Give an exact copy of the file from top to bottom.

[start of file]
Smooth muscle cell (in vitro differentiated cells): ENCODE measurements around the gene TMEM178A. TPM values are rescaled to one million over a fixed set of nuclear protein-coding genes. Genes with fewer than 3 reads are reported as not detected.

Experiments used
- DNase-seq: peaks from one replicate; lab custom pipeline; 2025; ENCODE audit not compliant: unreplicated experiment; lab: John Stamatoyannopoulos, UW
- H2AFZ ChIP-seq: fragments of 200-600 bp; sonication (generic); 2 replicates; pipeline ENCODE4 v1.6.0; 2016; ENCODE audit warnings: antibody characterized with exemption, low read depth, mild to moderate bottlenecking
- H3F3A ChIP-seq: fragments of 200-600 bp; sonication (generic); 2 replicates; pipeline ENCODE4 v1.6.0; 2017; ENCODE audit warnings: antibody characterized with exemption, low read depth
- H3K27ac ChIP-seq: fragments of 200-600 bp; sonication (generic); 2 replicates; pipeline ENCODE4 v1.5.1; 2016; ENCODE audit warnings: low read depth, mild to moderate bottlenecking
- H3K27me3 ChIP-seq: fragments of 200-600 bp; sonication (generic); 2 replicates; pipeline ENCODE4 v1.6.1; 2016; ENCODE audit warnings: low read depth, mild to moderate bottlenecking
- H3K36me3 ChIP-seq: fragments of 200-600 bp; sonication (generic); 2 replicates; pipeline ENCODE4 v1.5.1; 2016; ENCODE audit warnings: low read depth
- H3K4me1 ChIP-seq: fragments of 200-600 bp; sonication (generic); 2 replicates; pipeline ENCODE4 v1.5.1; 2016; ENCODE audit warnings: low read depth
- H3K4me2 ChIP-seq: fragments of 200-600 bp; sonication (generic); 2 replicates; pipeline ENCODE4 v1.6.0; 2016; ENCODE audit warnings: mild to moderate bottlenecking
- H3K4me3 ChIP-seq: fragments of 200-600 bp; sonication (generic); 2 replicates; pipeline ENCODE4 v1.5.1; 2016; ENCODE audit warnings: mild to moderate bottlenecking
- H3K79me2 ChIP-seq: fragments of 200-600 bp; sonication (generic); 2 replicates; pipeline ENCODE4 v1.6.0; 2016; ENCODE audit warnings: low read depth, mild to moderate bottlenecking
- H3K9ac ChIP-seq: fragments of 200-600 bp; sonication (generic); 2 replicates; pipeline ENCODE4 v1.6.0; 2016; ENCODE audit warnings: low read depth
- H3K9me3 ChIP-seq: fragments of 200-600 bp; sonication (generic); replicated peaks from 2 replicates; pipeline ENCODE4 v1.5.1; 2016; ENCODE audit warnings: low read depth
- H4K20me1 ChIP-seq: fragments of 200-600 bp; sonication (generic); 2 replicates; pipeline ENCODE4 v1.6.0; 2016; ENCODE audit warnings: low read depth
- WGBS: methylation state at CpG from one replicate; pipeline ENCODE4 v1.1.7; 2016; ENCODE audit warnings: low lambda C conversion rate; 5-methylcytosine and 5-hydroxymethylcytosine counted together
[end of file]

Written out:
Smooth muscle cell (in vitro differentiated cells): ENCODE measurements around the gene TMEM178A. TPM values are rescaled to one million over a fixed set of nuclear protein-coding genes. Genes with fewer than 3 reads are reported as not detected.

Experiments used
- DNase-seq: peaks from one replicate; lab custom pipeline; 2025; ENCODE audit not compliant: unreplicated experiment; lab: John Stamatoyannopoulos, UW
- H2AFZ ChIP-seq: fragments of 200-600 bp; sonication (generic); 2 replicates; pipeline ENCODE4 v1.6.0; 2016; ENCODE audit warnings: antibody characterized with exemption, low read depth, mild to moderate bottlenecking
- H3F3A ChIP-seq: fragments of 200-600 bp; sonication (generic); 2 replicates; pipeline ENCODE4 v1.6.0; 2017; ENCODE audit warnings: antibody characterized with exemption, low read depth
- H3K27ac ChIP-seq: fragments of 200-600 bp; sonication (generic); 2 replicates; pipeline ENCODE4 v1.5.1; 2016; ENCODE audit warnings: low read depth, mild to moderate bottlenecking
- H3K27me3 ChIP-seq: fragments of 200-600 bp; sonication (generic); 2 replicates; pipeline ENCODE4 v1.6.1; 2016; ENCODE audit warnings: low read depth, mild to moderate bottlenecking
- H3K36me3 ChIP-seq: fragments of 200-600 bp; sonication (generic); 2 replicates; pipeline ENCODE4 v1.5.1; 2016; ENCODE audit warnings: low read depth
- H3K4me1 ChIP-seq: fragments of 200-600 bp; sonication (generic); 2 replicates; pipeline ENCODE4 v1.5.1; 2016; ENCODE audit warnings: low read depth
- H3K4me2 ChIP-seq: fragments of 200-600 bp; sonication (generic); 2 replicates; pipeline ENCODE4 v1.6.0; 2016; ENCODE audit warnings: mild to moderate bottlenecking
- H3K4me3 ChIP-seq: fragments of 200-600 bp; sonication (generic); 2 replicates; pipeline ENCODE4 v1.5.1; 2016; ENCODE audit warnings: mild to moderate bottlenecking
- H3K79me2 ChIP-seq: fragments of 200-600 bp; sonication (generic); 2 replicates; pipeline ENCODE4 v1.6.0; 2016; ENCODE audit warnings: low read depth, mild to moderate bottlenecking
- H3K9ac ChIP-seq: fragments of 200-600 bp; sonication (generic); 2 replicates; pipeline ENCODE4 v1.6.0; 2016; ENCODE audit warnings: low read depth
- H3K9me3 ChIP-seq: fragments of 200-600 bp; sonication (generic); replicated peaks from 2 replicates; pipeline ENCODE4 v1.5.1; 2016; ENCODE audit warnings: low read depth
- H4K20me1 ChIP-seq: fragments of 200-600 bp; sonication (generic); 2 replicates; pipeline ENCODE4 v1.6.0; 2016; ENCODE audit warnings: low read depth
- WGBS: methylation state at CpG from one replicate; pipeline ENCODE4 v1.1.7; 2016; ENCODE audit warnings: low lambda C conversion rate; 5-methylcytosine and 5-hydroxymethylcytosine counted together